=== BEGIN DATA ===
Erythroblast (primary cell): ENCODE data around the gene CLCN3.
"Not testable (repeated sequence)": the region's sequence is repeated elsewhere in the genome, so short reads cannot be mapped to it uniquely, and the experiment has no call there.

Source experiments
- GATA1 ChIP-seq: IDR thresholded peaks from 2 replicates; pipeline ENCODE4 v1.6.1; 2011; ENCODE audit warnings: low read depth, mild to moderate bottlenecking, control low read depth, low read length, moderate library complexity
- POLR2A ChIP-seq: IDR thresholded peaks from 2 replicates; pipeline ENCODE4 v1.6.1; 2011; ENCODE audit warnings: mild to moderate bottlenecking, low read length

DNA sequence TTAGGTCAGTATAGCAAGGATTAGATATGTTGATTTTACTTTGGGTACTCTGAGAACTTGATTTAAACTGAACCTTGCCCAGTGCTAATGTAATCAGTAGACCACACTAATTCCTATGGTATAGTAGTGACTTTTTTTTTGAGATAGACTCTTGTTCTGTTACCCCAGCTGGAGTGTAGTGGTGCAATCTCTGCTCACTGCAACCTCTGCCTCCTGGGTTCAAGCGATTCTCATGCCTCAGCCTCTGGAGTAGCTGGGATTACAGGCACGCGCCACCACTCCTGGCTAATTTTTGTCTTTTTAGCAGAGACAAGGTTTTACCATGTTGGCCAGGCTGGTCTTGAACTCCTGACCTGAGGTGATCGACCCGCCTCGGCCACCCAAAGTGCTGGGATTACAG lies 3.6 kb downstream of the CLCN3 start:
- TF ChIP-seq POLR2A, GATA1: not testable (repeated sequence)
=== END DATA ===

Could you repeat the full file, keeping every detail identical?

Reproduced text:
Erythroblast (primary cell): ENCODE data around the gene CLCN3.
"Not testable (repeated sequence)": the region's sequence is repeated elsewhere in the genome, so short reads cannot be mapped to it uniquely, and the experiment has no call there.

Source experiments
- GATA1 ChIP-seq: IDR thresholded peaks from 2 replicates; pipeline ENCODE4 v1.6.1; 2011; ENCODE audit warnings: low read depth, mild to moderate bottlenecking, control low read depth, low read length, moderate library complexity
- POLR2A ChIP-seq: IDR thresholded peaks from 2 replicates; pipeline ENCODE4 v1.6.1; 2011; ENCODE audit warnings: mild to moderate bottlenecking, low read length

DNA sequence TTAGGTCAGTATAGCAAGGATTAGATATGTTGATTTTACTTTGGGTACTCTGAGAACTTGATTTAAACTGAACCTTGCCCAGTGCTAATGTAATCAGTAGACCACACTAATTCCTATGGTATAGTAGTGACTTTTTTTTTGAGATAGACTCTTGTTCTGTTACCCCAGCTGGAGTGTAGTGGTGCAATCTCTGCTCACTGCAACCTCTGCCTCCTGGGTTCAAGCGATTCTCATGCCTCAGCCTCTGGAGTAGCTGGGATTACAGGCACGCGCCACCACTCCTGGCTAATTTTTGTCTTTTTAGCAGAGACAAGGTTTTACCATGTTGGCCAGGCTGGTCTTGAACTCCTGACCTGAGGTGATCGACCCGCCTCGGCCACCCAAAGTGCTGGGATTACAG lies 3.6 kb downstream of the CLCN3 start:
- TF ChIP-seq POLR2A, GATA1: not testable (repeated sequence)